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Morocco's Mawazine Festival: Exposing Class Tensions and Social Unrest

[The front row at Muslim's Mawazine performance 2 June in Salé, Rabat's sister city across the Bouregreg. Image by Melissa Smyth] [The front row at Muslim's Mawazine performance 2 June in Salé, Rabat's sister city across the Bouregreg. Image by Melissa Smyth]

The thirteenth annual Mawazine: Rhythms of the World festival concluded this summer after a ten-day run in Rabat. Mawazine is Morocco’s premiere music festival and the second largest music festival in the world, with a record-setting attendance of over 2.6 million attendees this year. Though the festival’s advertised objective is to promote a positive, modern image of Morocco and provide a platform for local musicians to get more international exposure, Mawazine has also highlighted the growing inequality and interclass tensions that are palpable throughout its urban centers.

Mawazine’s website describes the festival as a “meeting point for music lovers and amateurs...offering a striking view on the world's musical creation.” The festival’s lineup, featuring international stars like Stromae, Alicia Keys, and Justin Timberlake, exemplified the kind of headline-grabbing program that the Mawazine organizers strive to offer each year. The festival is primarily a tool of cultural diplomacy for the Moroccan state to display an image of tolerance to the international community. While Mawazine officials claim that the festival is funded entirely from private sources, its website proclaims that the event is “Under the high patronage of his majesty the King Mohammed VI.” Furthermore, many of the festival’s sponsors operate in a murky public-private context that blurs the lines between the two sectors.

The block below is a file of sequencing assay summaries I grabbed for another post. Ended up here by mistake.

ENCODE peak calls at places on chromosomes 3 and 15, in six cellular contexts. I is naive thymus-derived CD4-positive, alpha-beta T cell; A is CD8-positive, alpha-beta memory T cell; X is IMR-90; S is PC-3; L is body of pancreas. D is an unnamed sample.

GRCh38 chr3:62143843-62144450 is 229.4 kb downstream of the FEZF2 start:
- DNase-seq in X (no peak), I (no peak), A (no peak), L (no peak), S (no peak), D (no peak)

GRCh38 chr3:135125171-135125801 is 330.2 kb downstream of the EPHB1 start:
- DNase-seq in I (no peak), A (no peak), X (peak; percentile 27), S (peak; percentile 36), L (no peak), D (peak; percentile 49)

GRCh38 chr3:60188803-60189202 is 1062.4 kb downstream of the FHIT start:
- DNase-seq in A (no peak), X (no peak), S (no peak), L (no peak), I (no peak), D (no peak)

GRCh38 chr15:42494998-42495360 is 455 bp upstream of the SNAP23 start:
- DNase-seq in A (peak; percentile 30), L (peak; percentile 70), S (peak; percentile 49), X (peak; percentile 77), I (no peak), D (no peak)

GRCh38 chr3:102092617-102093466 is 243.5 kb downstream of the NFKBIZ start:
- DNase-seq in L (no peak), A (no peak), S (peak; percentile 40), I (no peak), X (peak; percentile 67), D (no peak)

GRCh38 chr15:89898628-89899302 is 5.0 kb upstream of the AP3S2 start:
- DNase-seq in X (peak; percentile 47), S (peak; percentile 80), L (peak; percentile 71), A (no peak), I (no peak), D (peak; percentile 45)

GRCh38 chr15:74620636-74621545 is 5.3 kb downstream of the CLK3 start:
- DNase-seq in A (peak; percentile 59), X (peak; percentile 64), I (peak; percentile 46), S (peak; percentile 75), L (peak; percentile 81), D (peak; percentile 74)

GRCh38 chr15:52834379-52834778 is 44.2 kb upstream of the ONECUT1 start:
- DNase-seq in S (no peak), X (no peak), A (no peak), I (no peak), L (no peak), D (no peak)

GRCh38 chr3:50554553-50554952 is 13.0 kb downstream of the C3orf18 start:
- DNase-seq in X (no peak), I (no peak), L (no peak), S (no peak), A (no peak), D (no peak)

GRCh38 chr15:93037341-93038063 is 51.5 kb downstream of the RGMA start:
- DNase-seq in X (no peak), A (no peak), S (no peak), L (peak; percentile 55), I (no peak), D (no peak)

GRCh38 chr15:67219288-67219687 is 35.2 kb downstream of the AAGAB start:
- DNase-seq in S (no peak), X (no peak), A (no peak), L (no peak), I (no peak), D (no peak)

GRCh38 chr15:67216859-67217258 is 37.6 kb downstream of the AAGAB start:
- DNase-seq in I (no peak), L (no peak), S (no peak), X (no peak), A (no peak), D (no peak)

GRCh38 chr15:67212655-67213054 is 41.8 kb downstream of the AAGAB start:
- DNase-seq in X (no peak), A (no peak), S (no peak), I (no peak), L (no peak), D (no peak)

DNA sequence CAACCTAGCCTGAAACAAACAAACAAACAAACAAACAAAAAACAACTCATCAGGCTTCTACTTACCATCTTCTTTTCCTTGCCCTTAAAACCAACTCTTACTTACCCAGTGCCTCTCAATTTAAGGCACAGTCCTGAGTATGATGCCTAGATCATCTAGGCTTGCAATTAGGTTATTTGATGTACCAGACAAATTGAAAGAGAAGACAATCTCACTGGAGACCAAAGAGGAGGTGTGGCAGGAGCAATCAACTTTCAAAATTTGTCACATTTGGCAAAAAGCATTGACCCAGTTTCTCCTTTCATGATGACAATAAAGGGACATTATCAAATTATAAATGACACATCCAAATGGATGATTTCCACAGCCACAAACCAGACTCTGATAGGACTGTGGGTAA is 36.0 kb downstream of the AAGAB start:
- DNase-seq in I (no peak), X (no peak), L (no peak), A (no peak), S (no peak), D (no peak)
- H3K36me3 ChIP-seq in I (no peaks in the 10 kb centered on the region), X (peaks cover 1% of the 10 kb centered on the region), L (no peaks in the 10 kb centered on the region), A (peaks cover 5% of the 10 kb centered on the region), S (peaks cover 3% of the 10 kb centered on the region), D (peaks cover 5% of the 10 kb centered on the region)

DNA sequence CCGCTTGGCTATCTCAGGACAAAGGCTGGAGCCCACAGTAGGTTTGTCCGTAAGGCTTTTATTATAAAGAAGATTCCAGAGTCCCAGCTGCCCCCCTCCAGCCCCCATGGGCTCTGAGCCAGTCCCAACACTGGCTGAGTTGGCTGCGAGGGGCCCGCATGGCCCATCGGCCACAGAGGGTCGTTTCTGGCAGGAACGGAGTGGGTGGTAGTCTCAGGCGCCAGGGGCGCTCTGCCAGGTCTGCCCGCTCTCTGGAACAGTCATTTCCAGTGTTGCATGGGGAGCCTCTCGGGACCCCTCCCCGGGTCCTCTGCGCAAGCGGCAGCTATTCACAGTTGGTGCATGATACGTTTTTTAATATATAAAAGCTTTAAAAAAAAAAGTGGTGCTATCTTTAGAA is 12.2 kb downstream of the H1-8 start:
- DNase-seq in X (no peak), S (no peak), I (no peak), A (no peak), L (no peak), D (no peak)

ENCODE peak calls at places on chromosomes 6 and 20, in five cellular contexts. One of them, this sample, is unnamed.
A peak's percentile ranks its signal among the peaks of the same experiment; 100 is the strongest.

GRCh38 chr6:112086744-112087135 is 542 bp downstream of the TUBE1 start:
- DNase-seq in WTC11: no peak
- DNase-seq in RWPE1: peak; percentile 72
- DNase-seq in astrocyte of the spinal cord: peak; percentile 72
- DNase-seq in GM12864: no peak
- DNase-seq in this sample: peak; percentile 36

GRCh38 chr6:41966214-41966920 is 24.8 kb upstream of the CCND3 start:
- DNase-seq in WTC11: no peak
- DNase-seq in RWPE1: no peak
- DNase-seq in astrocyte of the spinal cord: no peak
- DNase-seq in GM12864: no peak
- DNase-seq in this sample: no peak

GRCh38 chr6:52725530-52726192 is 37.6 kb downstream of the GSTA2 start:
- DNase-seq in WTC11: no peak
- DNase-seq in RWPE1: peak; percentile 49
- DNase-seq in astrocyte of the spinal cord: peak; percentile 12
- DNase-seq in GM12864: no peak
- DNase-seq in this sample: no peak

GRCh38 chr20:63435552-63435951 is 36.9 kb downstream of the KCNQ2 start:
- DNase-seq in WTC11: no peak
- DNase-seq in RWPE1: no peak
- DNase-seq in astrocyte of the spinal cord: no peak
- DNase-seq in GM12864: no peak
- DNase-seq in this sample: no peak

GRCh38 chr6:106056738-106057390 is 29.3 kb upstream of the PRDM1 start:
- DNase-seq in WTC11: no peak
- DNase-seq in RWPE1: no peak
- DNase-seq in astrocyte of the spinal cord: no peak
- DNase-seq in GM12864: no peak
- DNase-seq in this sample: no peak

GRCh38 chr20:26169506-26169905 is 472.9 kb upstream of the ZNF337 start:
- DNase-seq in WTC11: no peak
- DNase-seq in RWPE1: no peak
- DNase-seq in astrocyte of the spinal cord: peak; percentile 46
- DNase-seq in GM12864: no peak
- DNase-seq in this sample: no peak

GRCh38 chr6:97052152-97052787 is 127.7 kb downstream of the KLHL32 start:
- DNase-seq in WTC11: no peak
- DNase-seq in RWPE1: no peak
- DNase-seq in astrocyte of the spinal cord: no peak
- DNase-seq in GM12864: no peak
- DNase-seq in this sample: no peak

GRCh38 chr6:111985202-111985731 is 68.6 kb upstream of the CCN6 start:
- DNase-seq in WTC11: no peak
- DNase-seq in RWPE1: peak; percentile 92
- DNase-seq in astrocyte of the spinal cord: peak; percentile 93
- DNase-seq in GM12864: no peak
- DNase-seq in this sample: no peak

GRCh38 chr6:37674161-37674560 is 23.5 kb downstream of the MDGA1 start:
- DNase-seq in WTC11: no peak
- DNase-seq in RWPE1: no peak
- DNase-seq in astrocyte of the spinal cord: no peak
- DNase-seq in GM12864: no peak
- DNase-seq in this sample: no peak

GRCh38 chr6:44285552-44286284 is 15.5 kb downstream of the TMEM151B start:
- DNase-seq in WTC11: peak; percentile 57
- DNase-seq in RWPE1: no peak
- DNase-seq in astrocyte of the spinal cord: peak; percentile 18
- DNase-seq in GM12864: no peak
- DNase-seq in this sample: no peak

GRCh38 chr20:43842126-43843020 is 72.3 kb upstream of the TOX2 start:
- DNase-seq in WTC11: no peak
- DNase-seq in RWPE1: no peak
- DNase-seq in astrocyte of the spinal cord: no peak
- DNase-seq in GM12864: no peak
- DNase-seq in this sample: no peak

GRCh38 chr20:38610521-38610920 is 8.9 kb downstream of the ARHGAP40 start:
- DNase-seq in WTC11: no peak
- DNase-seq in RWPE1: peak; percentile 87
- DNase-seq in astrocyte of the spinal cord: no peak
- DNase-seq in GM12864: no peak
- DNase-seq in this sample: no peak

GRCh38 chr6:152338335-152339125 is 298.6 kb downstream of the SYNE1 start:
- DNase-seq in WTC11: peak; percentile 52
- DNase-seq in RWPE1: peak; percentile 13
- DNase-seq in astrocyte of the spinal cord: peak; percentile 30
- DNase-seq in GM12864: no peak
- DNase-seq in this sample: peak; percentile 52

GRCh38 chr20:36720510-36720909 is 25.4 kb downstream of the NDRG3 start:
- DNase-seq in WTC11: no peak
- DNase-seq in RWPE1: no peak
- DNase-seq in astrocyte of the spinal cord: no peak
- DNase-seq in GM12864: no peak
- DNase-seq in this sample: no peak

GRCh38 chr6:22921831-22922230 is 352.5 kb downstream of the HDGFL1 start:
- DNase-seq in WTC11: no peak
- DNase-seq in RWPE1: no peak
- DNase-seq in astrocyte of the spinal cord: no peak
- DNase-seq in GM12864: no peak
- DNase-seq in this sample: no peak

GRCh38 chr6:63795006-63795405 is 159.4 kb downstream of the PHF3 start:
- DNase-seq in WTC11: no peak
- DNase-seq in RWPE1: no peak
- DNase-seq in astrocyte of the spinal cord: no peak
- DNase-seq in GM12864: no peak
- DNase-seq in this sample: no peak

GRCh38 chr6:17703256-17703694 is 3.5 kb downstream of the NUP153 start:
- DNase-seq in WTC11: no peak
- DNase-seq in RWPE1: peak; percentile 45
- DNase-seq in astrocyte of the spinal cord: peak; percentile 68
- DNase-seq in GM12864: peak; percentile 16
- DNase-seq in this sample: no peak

In fact, this approach—seeking legitimacy from outside audiences at the expense of locals—is symptomatic of a larger phenomenon in Morocco, where Western foreigners are given preferential treatment above many native citizens. Visual politics play an integral role in accessibility in Moroccan society. People who look foreign, wealthy, or otherwise elite often have a completely different experience than less privileged Moroccans, even at the same event. 

The United Nations Human Development Index ranks Morocco’s HDI value loss due to inequality at 29.7 percent, higher than both the overall world average and the average for Arab countries. This is due largely to disparities in education and income. While the festival’s free programming allows people access to high-profile music events that they could not otherwise attend, critics assert that spending millions on a music festival is irresponsible when illiteracy, poverty, and hunger are pressing issues. In 2011 during a parliamentary debate, some members expressed opposition to devoting government resources to a music festival rather than the more serious concerns the country currently faces. Others have argued that Mawazine highlights the openness of Moroccan society and enriches the cultural sphere.

Though Mawazine has no minimum entrance fee, attendees can pay for a Gold Card, which allows holders to stand in a special area at the front of the crowd at any of the main stages for the duration of the festival. Limited numbers of Black Level passes, with backstage access, are granted to the press and those with a direct connection to Mawazine or its sponsors. The Gold Card costs 4,000 MAD (about 480 dollars), roughly sixteen percent of the yearly gross national income (GNI) per capita. At a free festival in a deeply unequal society, the passes become symbols of the privilege of access that permeates the Moroccan social atmosphere.

Iranian folk group Ensemble Shanbehzadeh performed one evening at the Mawazine venue at Chellah, the ancient Roman ruins on the edge of Rabat proper. One of Mawazine’s smaller, ticketed concerts, it was attended mostly by older expats and tourists. Several large tents had been set up around the normally sparse site, and security personnel outside the tents allowed foreigners like myself to enter easily, despite a lack of formal attire and with the barest glance at my press pass.